va’etchanan 5779

Tu b’Av

Destruction, lamentation and exile — the major (in minor mode) motifs of Tish’a b’Av, the ninth day of the month of Av. Both of the ancient Holy Temples were destroyed on that day, and many other calamities in Jewish history are pegged to 9 Av.

But come the full moon in the middle of the Jewish calendar month and there’s another kind of commemoration: Tu b’Av, the 15th of Av!

Here’s a bit about 15 Av from the Talmud (c. 500 CE):

Rabbi Shimon ben Gamliel said: “There were no days as happy for the Jewish people as the fifteenth of Av and as Yom Kippur.” The [anonymous editor] asks: “Granted, Yom Kippur is a day of joy because of pardon and forgiveness, and…it is the day on which the [second] pair of tablets were given [to Moses]. However, what’s with the fifteenth of Av?” (B Taanit 30b)

Then the sages go to town, attaching to 15 Av everything from Biblical-era permission to marry someone of a different tribe to a miracle related to those killed in the 132 CE Bar Kochba rebellion; from the seasonal changing angle and duration of sunlight to love.

Love? Love! The Mishna (edited c. 200 CE) explains:

[As on Yom Kippur afternoon, on 15 Av] the [unmarried] daughters of Jerusalem would go out in [borrowed] white clothes…so as not to embarrass one who did not have her own white garments.…[The women] would dance in the vineyards [where young men looking for a mate would congregate.]  And what would the women say? “Young man, please lift up your eyes and see what you choose for yourself for a wife. Do not set your eyes toward beauty, but set your eyes toward a good family…]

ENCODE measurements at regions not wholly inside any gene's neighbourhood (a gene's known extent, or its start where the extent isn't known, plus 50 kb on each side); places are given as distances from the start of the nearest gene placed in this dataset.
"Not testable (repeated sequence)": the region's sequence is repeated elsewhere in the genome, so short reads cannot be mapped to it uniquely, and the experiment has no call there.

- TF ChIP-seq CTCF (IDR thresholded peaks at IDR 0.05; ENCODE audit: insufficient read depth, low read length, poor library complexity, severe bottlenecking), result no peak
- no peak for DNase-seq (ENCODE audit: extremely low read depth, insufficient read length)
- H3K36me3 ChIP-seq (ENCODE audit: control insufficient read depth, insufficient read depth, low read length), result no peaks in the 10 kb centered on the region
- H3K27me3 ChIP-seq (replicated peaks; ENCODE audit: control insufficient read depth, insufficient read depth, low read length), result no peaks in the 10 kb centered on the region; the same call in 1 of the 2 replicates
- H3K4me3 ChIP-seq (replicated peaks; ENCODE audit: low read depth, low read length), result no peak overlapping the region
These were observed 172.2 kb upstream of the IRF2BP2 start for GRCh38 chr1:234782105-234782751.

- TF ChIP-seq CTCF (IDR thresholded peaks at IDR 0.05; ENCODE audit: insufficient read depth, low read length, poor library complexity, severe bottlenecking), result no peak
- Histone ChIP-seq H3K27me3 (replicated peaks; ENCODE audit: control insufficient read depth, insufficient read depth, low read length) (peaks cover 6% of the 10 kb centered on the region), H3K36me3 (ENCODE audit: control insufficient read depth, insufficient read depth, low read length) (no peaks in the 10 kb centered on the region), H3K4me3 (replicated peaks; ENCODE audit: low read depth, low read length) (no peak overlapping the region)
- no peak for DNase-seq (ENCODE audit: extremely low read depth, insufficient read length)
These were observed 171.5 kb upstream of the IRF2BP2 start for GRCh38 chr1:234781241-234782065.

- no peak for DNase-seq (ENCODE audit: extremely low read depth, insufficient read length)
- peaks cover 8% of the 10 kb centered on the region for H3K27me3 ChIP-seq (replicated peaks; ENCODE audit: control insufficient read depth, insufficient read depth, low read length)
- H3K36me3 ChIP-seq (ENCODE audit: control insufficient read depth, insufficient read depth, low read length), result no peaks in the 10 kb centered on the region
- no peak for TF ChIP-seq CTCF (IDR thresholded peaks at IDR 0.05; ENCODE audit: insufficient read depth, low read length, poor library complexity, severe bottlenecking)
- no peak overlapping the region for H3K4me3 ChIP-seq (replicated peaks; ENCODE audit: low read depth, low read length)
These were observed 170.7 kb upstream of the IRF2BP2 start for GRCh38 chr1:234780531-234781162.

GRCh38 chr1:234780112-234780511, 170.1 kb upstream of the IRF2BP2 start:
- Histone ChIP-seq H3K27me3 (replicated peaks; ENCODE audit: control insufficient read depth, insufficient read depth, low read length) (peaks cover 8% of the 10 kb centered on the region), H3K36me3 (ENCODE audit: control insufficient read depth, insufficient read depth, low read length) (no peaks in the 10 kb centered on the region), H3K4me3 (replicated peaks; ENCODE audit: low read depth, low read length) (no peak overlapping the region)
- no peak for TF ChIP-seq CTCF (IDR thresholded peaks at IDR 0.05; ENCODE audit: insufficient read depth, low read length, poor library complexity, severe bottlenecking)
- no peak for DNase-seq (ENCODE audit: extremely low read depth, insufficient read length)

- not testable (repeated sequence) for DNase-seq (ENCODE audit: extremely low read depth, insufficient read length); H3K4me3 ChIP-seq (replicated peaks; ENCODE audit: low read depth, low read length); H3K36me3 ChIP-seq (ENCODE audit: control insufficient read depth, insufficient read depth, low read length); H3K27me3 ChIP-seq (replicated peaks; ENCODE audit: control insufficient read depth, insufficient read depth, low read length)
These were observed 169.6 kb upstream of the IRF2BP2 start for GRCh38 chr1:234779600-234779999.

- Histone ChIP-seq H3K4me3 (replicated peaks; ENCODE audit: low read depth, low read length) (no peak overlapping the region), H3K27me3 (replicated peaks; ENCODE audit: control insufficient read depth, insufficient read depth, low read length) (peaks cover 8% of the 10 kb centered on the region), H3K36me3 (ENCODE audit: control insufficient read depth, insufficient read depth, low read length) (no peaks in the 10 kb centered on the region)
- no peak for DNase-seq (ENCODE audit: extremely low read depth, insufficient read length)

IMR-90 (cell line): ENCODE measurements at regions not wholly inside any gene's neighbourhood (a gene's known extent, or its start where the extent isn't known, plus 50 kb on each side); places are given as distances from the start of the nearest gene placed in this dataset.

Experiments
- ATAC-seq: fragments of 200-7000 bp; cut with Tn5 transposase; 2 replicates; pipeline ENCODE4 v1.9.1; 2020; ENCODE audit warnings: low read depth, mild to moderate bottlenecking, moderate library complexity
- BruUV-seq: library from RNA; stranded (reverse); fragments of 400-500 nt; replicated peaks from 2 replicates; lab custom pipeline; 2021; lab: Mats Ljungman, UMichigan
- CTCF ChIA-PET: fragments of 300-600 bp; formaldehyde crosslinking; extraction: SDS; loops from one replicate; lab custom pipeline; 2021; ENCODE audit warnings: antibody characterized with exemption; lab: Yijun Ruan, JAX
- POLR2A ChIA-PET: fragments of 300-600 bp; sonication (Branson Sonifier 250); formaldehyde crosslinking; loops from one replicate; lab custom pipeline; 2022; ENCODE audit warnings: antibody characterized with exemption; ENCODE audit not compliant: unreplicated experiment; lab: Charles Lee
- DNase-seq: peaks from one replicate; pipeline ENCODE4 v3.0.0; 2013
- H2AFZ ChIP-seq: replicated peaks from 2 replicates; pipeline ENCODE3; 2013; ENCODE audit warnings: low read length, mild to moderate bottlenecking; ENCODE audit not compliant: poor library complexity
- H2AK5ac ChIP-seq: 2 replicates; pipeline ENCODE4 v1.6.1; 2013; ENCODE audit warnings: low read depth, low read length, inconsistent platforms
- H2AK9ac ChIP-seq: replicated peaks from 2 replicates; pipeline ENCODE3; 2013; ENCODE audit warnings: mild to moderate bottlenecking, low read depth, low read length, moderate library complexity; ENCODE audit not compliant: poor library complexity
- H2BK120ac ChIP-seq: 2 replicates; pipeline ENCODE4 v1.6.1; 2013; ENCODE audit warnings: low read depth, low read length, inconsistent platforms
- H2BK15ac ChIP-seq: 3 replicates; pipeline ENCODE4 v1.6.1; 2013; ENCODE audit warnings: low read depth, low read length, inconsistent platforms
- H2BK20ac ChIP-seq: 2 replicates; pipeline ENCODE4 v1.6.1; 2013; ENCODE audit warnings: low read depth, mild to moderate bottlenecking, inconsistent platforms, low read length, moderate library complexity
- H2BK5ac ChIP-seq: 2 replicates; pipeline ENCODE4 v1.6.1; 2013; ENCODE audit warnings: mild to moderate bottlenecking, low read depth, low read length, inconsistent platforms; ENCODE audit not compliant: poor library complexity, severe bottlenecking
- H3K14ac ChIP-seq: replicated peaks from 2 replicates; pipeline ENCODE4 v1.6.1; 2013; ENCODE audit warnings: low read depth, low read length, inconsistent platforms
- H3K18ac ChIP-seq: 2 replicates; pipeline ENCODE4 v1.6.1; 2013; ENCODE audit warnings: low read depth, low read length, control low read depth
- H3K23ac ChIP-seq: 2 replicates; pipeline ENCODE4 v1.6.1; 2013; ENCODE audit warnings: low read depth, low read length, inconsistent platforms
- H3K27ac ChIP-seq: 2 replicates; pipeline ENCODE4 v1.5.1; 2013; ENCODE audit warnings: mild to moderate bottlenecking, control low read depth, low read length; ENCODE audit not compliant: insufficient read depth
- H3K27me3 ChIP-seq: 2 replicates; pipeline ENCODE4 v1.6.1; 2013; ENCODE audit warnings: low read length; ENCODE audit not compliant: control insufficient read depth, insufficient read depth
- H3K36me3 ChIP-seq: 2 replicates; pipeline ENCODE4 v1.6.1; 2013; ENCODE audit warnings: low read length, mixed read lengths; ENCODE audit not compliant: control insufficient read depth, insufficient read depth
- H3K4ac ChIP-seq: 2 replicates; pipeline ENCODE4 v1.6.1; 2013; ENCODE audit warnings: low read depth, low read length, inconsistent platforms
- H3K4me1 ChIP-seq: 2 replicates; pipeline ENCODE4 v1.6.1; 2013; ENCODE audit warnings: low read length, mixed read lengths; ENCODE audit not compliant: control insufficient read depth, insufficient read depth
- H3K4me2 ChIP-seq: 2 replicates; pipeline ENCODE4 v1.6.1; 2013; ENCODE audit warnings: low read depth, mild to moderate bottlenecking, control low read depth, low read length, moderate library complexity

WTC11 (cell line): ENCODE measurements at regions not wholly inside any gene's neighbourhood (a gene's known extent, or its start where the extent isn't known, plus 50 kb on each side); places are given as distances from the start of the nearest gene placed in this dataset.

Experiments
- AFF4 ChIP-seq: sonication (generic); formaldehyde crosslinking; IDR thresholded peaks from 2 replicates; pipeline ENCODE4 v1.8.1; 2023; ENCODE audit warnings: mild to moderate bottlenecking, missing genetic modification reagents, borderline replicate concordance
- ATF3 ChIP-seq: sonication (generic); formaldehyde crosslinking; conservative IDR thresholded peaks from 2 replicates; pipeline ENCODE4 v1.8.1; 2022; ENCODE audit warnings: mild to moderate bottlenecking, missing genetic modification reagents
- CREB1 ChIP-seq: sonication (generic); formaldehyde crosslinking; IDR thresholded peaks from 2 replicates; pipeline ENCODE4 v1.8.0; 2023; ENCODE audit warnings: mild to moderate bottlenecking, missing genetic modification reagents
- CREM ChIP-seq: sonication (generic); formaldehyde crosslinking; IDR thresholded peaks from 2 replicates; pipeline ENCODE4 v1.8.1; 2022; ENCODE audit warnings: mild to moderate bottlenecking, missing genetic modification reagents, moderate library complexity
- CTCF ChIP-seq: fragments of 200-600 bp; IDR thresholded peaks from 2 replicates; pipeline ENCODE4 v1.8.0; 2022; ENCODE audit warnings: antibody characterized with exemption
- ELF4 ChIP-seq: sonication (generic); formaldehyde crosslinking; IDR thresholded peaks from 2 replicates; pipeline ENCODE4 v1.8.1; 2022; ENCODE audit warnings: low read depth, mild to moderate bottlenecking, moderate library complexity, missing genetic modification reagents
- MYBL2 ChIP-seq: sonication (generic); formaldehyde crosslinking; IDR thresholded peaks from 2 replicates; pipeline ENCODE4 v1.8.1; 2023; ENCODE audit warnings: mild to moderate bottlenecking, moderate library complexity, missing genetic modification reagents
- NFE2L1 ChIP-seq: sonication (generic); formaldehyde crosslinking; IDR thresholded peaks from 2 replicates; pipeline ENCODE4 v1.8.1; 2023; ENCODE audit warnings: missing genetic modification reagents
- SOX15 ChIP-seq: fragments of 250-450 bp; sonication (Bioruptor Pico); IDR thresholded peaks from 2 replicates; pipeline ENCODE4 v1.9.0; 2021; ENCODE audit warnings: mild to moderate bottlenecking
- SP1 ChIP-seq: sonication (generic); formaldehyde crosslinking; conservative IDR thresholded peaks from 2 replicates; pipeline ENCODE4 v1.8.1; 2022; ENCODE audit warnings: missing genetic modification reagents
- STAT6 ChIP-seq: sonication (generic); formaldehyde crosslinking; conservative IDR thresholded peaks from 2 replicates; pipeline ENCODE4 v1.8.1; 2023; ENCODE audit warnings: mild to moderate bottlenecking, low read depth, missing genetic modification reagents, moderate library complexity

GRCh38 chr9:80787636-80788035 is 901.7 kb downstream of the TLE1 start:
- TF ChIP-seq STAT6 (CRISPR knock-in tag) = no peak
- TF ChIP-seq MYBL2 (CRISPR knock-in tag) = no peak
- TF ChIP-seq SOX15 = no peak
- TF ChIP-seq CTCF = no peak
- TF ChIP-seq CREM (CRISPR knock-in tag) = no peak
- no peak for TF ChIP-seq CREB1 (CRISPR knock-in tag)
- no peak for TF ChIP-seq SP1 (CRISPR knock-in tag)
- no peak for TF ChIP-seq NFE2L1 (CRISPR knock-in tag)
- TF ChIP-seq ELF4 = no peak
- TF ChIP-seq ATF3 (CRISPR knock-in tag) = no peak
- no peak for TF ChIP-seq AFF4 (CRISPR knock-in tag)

Or, “pick me!”

The origin of 15 Av is obscure, but its timing is genius. We’ve just spent three weeks descending into Tish’a b’Av — a day of mourning and lamentation — through deprivation, penitential texts, biblical readings and fasting. And less than a week later, on the full moon (with all its portents), we seek to build the future of our people. 

In modern Israel, 15 Av has become something of a Day of Romance, likened to Valentine’s Day. Isn’t it sweet that a focus on romance, love and marriage is a bridge from the agony of exile to the promise of a new year just six weeks later?

15 Av begins tonight and ends at Shabbat. Need I say more?